As an office full of book worms, rather than dressing up as our favourite character for the day, we’ve decided to give you a small snapshot into the stories on our bookshelves by writing a few lines about what we are all currently reading.
As a mind management tool that’s been around for a long time, I was inspired to read The Chimp Paradox after my nine year old’s teacher said she used some of the principles to help her class with overcoming confidence issues. I’ve only just started it so can’t give a full summary but according to Professor Steve Peters your inner chimp can be your best friend or your own worst enemy and the book forces you to look at why you think and act in a particular way and how you can manage this to optimize performance in both your work and personal life. Sounds good to me! We recently carried out personality tests in the office and I’m very interested in this whole area and how understanding personality traits, strengths/weaknesses and how our minds work and influence our actions better can contribute to a more successful team dynamic.
I’m currently re-reading the follow up to Lynne Truss’ famous ‘Eats, Shoots & Leaves: The Zero Tolerance Approach to Punctuation’ by Claire Dignall. ‘Can You Eat, Shoot & Leave?’ is designed to “fine tune your skills, taking guilty pleasure from testing your (already somewhat unsettling) seventh sense.” It acts as a ‘workbook’ for the original and I revisit it often as a refresher. It also helps that it is just as funny and even easier to digest! My favourite (but most frustrating) section is on colons and semicolons. As the author predicts, I tend to use dashes when unsure – a clear sign that I’m not as much of a punctuation pro as I think I am! I find that writing in so many different styles for so many different media, including blogs and social media, every day can result in losing sight of the basics when it comes to good writing. Reading and re-reading these books helps me to keep improving. I love the fact I can dip in and out of them to give myself a dressing down and overcome some of my grammar smugness. It doesn’t help with my desperate desire to take a marker pen to every wrongly used apostrophe I see though!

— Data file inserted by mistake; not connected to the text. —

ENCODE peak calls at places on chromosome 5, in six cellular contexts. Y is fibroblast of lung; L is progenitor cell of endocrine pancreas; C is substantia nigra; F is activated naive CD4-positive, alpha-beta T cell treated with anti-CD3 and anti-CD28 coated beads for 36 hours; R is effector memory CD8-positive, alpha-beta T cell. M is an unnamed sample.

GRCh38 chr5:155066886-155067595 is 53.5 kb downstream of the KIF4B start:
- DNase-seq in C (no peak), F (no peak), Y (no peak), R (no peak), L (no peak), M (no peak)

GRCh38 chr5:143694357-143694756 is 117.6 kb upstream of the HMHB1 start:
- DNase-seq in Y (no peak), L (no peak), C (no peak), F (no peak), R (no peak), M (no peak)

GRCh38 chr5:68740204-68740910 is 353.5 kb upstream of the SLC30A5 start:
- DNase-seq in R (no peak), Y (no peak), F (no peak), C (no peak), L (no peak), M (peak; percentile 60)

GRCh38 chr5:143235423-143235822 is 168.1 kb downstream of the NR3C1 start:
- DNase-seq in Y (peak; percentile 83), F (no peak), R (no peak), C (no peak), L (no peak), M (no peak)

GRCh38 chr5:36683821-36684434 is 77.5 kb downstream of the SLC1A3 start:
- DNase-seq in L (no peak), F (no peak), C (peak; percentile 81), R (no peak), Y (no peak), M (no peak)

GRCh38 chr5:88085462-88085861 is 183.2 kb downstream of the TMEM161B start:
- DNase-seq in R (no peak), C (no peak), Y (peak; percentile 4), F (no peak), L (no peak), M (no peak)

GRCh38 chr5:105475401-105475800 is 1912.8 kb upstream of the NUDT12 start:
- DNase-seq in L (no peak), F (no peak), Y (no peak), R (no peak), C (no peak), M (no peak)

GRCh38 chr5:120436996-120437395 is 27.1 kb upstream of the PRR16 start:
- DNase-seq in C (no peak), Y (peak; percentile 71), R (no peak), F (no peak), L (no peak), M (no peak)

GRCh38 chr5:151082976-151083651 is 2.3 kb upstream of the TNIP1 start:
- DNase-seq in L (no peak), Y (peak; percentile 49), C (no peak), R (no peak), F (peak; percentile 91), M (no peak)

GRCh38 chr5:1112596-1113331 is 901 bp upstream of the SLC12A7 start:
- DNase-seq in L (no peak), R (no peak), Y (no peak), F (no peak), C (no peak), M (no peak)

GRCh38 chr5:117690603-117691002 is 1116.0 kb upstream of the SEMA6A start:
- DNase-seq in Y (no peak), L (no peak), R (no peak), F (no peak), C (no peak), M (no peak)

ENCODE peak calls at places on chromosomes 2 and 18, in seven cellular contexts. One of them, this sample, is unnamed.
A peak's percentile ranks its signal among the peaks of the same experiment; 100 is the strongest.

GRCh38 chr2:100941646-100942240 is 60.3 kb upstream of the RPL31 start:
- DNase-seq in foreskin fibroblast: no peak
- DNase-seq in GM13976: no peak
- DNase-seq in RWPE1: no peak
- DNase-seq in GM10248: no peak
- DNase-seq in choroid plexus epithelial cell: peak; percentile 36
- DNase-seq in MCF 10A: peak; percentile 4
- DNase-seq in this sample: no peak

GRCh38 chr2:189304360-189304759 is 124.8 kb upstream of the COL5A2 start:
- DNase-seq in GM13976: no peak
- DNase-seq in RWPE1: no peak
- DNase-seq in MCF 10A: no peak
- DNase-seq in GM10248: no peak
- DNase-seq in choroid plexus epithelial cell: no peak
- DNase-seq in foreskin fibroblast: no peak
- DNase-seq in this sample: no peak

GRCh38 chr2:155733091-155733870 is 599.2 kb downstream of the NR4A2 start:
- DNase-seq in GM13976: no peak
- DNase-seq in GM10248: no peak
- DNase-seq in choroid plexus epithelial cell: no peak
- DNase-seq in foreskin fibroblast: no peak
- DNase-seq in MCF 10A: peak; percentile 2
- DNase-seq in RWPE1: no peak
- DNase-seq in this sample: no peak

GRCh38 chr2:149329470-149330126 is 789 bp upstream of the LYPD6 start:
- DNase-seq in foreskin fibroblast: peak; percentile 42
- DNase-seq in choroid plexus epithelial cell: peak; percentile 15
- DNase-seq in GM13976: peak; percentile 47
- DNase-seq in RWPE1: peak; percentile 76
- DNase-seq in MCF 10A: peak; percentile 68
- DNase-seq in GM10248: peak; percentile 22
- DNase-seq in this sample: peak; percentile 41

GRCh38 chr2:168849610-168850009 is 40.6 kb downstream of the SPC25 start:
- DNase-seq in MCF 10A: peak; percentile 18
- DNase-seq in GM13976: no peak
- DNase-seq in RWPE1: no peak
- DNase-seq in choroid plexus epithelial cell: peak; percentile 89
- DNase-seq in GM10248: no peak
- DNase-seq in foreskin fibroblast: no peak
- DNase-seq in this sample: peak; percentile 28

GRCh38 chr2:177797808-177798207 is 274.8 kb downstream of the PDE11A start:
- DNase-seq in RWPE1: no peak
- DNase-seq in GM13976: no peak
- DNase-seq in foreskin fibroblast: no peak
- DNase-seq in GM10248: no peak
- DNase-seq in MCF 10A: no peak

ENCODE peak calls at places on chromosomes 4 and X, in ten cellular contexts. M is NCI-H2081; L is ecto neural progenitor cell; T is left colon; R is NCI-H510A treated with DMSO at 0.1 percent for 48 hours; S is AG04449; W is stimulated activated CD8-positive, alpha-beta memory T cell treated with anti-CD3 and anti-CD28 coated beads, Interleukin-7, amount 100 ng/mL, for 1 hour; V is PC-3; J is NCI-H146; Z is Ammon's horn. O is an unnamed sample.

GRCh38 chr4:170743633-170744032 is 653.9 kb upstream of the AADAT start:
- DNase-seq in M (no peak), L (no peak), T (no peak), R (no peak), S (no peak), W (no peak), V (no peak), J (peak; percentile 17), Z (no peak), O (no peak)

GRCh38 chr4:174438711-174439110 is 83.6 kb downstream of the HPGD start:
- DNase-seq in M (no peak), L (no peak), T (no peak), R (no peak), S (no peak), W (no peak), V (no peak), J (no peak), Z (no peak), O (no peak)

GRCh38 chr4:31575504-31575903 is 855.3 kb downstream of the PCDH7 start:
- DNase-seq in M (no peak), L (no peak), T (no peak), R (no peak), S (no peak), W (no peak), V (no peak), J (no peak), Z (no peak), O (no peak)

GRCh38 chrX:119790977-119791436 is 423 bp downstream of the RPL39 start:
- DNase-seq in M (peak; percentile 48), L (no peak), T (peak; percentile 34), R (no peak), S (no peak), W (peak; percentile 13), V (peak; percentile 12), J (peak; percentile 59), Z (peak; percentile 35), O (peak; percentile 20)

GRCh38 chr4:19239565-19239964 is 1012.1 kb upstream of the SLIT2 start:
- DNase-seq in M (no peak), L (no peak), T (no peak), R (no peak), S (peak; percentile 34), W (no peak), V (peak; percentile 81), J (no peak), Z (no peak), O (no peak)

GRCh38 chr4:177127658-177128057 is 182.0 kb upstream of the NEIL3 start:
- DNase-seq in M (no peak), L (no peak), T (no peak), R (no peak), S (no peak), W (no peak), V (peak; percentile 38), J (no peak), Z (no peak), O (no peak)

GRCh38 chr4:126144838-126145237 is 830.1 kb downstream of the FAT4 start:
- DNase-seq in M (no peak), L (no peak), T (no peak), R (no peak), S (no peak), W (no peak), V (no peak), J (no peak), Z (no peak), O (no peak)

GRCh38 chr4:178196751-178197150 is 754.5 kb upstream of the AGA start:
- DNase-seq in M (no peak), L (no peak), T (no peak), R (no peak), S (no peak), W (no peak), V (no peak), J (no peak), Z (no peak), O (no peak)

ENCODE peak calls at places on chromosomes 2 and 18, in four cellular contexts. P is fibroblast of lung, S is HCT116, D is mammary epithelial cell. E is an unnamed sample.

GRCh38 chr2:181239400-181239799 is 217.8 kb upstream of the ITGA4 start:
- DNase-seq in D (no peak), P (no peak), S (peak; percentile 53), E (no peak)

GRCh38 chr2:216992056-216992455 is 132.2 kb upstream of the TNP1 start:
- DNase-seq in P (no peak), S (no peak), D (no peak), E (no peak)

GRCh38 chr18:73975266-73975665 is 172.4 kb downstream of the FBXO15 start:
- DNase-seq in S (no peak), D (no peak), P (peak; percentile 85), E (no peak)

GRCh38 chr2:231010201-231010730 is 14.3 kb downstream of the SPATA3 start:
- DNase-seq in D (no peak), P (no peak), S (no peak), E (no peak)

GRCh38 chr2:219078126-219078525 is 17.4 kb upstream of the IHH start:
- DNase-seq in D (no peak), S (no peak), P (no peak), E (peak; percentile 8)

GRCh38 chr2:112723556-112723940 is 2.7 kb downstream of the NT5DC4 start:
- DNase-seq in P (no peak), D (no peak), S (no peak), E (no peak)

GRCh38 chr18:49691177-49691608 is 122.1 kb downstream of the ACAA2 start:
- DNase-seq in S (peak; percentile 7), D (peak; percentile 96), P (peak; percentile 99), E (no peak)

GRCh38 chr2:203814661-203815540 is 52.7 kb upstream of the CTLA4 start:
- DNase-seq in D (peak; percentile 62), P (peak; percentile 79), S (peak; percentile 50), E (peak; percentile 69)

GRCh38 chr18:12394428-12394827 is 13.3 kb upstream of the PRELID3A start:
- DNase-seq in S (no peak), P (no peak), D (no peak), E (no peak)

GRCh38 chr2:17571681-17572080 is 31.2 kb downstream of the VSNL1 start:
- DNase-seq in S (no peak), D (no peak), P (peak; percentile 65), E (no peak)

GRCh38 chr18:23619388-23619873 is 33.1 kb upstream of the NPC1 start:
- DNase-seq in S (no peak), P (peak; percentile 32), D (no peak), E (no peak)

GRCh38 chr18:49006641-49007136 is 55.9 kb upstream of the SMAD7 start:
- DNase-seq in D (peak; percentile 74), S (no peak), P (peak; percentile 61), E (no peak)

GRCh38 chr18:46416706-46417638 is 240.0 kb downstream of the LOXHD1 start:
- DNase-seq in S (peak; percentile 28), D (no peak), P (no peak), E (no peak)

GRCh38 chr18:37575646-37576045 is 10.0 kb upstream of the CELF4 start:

I’m reading Miss Dahl’s Voluptuous Delights! I loved the Roald Dahl books as a child and luckily, his granddaughter has the same way with words that he did. Celebrating good food and good company with some mouth-watering flavour combinations her book takes you through the year as a journey from spring to winter with seasonal discoveries at each stop along the way. It’s worth it just for the pictures – yet somehow they never seem to look quite as good when I try to replicate them- hopefully 2018 will be the year I master the perfect dinner party!
I’m currently reading ‘The Organized Mind, Thinking Straight in the Age of Information Overload’ by Daniel Levitin. I like to think I’m already quite an organised person (ha!), but this book has some really useful advice on not only why certain memorisation techniques work better than others when we’re learning something new, but also how we can utilise them to make decision making effective. It’s not an easy bedtime read so I keep dipping and delving into it when I’m feeling in the right mood but so far it’s really interesting. I’ve also just finished ‘Say Nothing’ by Brad Parks which I’d definitely recommend if you like a bit of a crime-thriller, I couldn’t put it down!
‘Practicing the Power of Now’ by Eckhart Tolle is the second of a two-book series about spiritual enlightenment and living ‘in the now’. If anyone asked me what my religion is, it would have to be spirituality rather than a specific religion as such. There are so many books about the different ‘stems’ of spirituality such as chakras, reiki healing, accessing your higher consciousness, crystals, moon cycles and signs etc. and although I have loved reading a range of these books, ‘Practicing the Power of Now’ is one that resonated with me the most and I believe I have got the most out of, personally – I am able to translate Eckhart’s words into my daily meditation practice and in ‘real life’, in the process of working towards achieving spiritual enlightenment.
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